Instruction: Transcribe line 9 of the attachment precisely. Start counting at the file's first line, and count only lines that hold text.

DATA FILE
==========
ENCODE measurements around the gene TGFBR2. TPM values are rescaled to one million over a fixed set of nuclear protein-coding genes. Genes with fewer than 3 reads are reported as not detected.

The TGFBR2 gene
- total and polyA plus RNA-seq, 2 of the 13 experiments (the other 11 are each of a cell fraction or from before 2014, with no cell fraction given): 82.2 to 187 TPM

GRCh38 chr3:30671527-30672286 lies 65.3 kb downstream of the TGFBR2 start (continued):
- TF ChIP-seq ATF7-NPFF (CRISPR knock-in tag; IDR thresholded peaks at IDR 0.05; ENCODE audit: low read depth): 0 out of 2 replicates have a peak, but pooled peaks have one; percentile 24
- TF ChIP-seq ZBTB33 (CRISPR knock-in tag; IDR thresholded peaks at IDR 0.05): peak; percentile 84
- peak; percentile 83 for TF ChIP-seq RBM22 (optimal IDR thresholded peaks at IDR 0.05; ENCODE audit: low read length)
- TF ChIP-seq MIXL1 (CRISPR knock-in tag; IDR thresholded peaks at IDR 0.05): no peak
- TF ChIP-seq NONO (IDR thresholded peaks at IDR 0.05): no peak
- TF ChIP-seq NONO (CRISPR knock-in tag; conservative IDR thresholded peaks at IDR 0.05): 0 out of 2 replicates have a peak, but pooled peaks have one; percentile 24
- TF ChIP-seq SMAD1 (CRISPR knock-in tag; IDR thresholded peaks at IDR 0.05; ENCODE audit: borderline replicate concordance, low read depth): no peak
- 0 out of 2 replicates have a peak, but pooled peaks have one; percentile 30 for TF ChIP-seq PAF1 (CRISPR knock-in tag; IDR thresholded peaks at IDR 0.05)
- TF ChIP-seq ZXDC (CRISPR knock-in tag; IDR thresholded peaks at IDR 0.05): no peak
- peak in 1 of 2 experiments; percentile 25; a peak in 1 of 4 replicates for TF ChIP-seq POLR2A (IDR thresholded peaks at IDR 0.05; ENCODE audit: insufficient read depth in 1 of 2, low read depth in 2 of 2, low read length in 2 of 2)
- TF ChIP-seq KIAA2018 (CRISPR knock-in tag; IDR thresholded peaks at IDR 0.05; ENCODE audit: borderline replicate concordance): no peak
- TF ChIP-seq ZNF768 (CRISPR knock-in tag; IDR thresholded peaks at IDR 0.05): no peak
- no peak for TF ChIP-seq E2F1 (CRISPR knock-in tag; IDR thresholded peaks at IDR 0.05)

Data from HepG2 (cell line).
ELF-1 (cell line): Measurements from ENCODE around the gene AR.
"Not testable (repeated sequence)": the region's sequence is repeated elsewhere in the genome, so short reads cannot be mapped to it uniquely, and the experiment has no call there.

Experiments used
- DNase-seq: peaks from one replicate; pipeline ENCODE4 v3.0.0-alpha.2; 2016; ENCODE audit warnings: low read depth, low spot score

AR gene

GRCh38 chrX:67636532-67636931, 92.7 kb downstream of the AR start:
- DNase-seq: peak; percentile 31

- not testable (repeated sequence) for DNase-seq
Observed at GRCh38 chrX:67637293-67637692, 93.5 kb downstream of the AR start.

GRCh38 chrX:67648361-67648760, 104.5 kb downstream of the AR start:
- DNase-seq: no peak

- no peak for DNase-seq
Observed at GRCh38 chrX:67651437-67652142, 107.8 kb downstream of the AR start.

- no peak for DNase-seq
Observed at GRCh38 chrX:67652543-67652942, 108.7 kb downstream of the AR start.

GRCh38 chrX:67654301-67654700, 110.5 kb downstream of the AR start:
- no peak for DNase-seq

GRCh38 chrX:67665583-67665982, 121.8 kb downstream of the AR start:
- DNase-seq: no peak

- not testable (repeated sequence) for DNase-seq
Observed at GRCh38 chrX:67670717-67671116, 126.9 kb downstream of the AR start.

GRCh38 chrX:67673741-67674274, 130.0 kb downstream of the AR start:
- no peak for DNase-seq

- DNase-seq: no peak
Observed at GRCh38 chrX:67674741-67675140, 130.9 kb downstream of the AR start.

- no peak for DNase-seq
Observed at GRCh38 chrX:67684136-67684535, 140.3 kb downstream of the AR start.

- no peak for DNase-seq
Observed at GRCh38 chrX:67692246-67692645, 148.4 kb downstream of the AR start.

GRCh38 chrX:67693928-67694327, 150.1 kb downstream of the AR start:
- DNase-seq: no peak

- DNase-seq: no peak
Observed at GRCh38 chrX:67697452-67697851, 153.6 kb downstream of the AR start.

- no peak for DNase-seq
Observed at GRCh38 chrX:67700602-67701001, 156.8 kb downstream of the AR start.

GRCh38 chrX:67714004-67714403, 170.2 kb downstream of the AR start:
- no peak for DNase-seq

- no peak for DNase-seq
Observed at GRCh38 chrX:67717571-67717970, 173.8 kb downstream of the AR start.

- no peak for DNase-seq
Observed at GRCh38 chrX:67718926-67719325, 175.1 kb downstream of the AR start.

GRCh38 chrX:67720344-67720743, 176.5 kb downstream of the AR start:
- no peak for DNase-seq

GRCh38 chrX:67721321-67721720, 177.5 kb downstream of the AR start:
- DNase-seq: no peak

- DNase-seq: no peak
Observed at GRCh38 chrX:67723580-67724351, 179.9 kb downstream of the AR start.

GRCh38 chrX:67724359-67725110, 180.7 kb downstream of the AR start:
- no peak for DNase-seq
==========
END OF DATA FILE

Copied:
- TF ChIP-seq NONO (IDR thresholded peaks at IDR 0.05): no peak